If you've read my articles before, you know that I am a huge comic book movie fan (particularly Marvel ones). And this mere fact, as you would guess, would ultimately lead me to the curiosity of attending the kind of event that gathers fans from all corners of the world for a collective gathering that most of the time lasts for more than one day.
This little something is what I'd like to call Comic Con.
Although I have only attended one of them twice, I am knowledgable enough to know that there are many different kinds of Comic Cons— ranging from the topic, company or geographic location. The two most popular of them all, however, are considered to be San Diego Comic Con held every late July and New York Comic Con that takes place every early October (in which I'd like to call myself a veteran of in particular).
Now I may not be a pro NYCC goer, but I am a fan that knows I thoroughly enjoy going to them. From the panels and screenings, to the awesome guests and endless rows of booths offering unique merchandise and artwork, it is truly an event like no other. They traditionally need four days to do it all, so you know it's going to be good anyways every time.
You really get to see just how many other people in this world love the same things you do; and these people's cosplays (a.k.a. when they dress up in costumes of their favorite characters/famous personalities)! Some of them get so creative with it and others go to extreme lengths to look identical to some of their favorite characters. All in all, it is a time to appreciate the things you love, whatever they may be, but to also not feel weird for loving them so much.
As with anything, however, there are some not-so delightful aspects of it. And for a convention like NYCC, it is definitely the overwhelmingness of it all.
According to CNBC, New York Comic Con sold a total of more than 200,000 tickets for the four-day event this year; and it honestly did seem like there was that many people there when I was only able to attend the first day. No matter where you are in the huge three-floor vicinity that is the Javits Center, there is almost always a sea of people to get through; it's literally worse than walking the busy streets of New York around rush hour. I definitely don't recommend this experience for anyone who has intense claustrophobia, because even for myself who is an avid concert goer, I got pretty nervous into the day of just getting to where I wanted to go. My anxiety started to spike higher than normal being in the huge crowd, and this lead me to not minding being able to only get the one ticket for that day.
Of course, there's also expenses to worry about. For a college student that is trying to save up for fun future trips and possibly a new MacBook, I spent well over $100 in one day on food, transportation, and (awesome) merchandise. Nonetheless, I knew I was going to be spending that much money regardless and I had the funds prepared in advance, but it is tempting to buy those expensive exclusives only available at conventions like these.
My NYCC haul included two originally designed posters from two separate artists. The biggest purchase was the Captain America shield sterling silver earrings (center) made by Comic Book Jewelry that are also licensed by Marvel Entertainment.Francesca DiPisa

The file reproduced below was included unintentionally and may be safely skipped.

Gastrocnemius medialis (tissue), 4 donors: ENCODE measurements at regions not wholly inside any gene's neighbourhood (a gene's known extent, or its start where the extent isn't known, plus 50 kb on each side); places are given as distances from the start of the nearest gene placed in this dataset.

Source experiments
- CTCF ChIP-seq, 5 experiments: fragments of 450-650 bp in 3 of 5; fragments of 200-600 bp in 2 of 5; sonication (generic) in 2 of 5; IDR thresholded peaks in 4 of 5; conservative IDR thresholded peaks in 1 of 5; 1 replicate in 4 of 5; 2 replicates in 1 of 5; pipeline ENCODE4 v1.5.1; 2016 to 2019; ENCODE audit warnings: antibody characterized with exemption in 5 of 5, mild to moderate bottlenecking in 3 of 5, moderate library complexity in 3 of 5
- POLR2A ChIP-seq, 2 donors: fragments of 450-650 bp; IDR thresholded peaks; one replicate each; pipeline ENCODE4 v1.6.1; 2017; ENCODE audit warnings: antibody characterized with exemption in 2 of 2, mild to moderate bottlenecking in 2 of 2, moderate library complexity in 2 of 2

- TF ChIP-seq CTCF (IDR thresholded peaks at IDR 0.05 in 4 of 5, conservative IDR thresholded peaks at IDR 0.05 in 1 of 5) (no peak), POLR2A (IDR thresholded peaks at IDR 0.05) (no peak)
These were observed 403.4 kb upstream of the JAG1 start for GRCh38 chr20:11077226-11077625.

This may sound insane, but I also got anxiety from thinking about just how many comic book genre/movie/television/cartoons/anime fans are in the world, let alone humans in general. Standing in the massive line to get in the Javits Center became one of those moments where I realized I am just one person in this very big world— something everyone loses sight of in the everyday life. In my selfish thoughts, I was thinking how I was just one fan amongst many, and how my love for everything Marvel was automatically jumbled into the sea of others.
To paint this picture clearer, my sister got an autograph from Tom Hiddleston, who plays Loki in the MCU. As I stood in line with her to see this monumental moment happen, as well as to catch a gorgeous glimpse of the talented man, it dawned on me that I am just one of the probably thousand of people this guy is seeing in one of the two days he'd be at the convention. I realize I'm sounding so conceded as I write this, but this realization made me feel very small in the moment.
But the joy of Comic Con soon eliminated that sudden realization. It is amazing to realize that these pieces of art and characters, no matter the platform, has touched so many people from all walks of life. To be able to create something like that to be universally appreciated and interpreted in different ways by so many people, and for those people to have an outlet in the things they love is something pretty extraordinary to me.
It may be silly to see an Instagram post of someone you know dressed in a Halloween-like costume to go to a place where all of these so-called geeks are gathering together. I admit, I could be embarrassed sometimes to be caught in the act of fangirling, myself; but hey, I am one of them, and I wouldn't change that for anything.
This year, I made an attempt to cosplay as Scarlett Witch/Wanda Maximoff from "Avengers: Age of Ultron."Isabella DiPisa
- 8 questions about Comic-Con you were too embarrassed to ask - Vox ›
- What is Comic-Con? - YouTube ›
- What IS Cosplay and Why Do People Do It? ›
- What is Cosplay? - YouTube ›
- Want to go to Comic-Con? Here's how - The San Diego Union-Tribune ›
- Comic Conventions on UpcomingCons.com ›
- New York Comic Con - the biggest and most exciting popular culture ... ›
- Comic-Con International: San Diego ›